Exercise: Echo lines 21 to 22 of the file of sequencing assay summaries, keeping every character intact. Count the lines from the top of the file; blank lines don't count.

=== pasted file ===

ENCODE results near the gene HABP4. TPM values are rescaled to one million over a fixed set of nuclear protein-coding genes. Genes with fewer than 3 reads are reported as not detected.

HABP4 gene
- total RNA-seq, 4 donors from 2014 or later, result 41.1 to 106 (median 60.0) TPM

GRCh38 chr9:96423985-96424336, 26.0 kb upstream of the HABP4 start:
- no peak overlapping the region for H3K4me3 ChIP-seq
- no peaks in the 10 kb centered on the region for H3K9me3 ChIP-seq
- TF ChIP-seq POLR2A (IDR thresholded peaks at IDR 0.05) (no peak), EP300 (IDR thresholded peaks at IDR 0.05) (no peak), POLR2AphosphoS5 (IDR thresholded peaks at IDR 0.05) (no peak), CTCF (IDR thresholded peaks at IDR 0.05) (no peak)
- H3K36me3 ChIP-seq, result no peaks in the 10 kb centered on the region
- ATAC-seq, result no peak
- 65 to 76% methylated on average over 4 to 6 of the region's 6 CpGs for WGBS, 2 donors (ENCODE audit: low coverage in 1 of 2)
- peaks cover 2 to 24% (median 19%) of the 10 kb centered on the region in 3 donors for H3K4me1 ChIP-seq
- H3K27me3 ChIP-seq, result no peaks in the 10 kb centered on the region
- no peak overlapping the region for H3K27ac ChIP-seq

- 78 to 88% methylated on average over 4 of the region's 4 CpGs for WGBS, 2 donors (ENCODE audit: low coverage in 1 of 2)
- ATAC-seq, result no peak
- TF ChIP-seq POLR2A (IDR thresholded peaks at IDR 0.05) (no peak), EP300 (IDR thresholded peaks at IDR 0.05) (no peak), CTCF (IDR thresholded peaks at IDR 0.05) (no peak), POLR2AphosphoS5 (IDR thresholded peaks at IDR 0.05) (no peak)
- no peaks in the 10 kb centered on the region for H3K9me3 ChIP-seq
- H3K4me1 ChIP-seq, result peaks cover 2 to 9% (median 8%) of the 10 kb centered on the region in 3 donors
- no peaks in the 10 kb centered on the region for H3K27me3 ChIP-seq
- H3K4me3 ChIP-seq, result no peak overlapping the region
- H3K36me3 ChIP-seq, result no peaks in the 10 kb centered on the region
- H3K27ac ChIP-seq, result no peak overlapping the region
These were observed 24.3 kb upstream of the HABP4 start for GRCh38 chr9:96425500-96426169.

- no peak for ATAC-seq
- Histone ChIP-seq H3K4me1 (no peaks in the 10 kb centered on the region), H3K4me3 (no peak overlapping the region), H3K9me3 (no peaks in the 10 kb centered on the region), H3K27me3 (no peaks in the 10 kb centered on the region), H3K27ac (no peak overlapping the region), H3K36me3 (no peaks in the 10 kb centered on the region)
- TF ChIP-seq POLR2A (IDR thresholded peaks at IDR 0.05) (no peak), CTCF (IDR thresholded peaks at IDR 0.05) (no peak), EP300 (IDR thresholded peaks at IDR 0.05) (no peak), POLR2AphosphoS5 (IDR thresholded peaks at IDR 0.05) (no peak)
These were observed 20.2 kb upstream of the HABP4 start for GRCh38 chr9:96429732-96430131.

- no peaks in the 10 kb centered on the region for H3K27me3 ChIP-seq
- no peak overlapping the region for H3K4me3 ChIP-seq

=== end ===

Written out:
- H3K36me3 ChIP-seq, result no peaks in the 10 kb centered on the region
- H3K27ac ChIP-seq, result no peak overlapping the region